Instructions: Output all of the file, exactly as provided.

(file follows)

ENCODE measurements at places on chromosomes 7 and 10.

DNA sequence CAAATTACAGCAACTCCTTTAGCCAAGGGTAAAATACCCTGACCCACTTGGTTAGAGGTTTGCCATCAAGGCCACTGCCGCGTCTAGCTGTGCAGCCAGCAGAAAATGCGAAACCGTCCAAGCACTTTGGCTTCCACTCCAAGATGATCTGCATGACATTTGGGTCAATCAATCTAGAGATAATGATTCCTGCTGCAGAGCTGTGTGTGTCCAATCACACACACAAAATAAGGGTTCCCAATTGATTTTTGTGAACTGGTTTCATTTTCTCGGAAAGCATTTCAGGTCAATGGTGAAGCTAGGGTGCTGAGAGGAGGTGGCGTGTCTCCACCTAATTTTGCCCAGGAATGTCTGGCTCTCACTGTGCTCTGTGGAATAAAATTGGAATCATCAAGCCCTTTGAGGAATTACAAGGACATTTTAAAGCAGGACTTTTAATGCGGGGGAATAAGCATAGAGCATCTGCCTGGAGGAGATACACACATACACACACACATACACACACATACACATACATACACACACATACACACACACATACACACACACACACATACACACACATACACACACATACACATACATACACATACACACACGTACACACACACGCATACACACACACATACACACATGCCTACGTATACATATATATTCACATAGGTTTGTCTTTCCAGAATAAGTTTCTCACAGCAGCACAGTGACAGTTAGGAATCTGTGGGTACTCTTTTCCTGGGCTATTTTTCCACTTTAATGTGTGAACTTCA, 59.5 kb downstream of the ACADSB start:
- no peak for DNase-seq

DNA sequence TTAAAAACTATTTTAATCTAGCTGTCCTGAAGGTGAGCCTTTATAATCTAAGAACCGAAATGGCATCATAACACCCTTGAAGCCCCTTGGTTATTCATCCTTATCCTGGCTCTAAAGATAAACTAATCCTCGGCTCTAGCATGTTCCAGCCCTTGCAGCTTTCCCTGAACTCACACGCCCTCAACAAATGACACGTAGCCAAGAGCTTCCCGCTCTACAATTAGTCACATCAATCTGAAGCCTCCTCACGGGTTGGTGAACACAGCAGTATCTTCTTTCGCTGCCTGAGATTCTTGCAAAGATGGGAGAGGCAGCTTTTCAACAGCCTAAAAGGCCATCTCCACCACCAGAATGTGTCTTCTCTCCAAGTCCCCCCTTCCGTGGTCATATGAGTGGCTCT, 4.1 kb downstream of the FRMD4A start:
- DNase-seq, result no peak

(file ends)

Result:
ENCODE measurements at places on chromosomes 7 and 10.

DNA sequence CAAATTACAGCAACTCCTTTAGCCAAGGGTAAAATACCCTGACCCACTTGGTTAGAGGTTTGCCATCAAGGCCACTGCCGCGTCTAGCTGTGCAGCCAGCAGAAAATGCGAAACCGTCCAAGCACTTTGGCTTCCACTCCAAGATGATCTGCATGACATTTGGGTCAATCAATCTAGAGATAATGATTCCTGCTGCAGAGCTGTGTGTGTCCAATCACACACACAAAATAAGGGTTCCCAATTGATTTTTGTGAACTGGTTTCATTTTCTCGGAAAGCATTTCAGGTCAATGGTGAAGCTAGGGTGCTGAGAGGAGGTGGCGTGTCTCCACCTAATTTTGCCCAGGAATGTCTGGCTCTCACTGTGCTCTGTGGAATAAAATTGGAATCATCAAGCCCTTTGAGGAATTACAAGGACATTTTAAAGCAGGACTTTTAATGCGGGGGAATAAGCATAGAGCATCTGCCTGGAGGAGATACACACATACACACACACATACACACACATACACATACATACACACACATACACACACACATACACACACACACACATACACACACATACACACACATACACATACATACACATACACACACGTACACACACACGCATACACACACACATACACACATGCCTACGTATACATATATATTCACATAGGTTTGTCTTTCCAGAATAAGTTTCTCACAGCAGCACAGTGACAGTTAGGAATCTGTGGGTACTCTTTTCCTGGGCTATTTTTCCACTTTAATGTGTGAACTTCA, 59.5 kb downstream of the ACADSB start:
- no peak for DNase-seq

DNA sequence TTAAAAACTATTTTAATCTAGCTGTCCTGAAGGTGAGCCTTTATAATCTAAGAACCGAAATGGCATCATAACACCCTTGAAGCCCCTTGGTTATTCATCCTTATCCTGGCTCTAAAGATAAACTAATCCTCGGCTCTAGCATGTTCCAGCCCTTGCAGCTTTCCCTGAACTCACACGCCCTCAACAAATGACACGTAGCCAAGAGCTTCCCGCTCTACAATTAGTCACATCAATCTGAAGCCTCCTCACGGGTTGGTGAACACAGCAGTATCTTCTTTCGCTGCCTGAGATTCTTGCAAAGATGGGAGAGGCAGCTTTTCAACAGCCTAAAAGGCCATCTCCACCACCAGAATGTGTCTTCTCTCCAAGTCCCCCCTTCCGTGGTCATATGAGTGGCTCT, 4.1 kb downstream of the FRMD4A start:
- DNase-seq, result no peak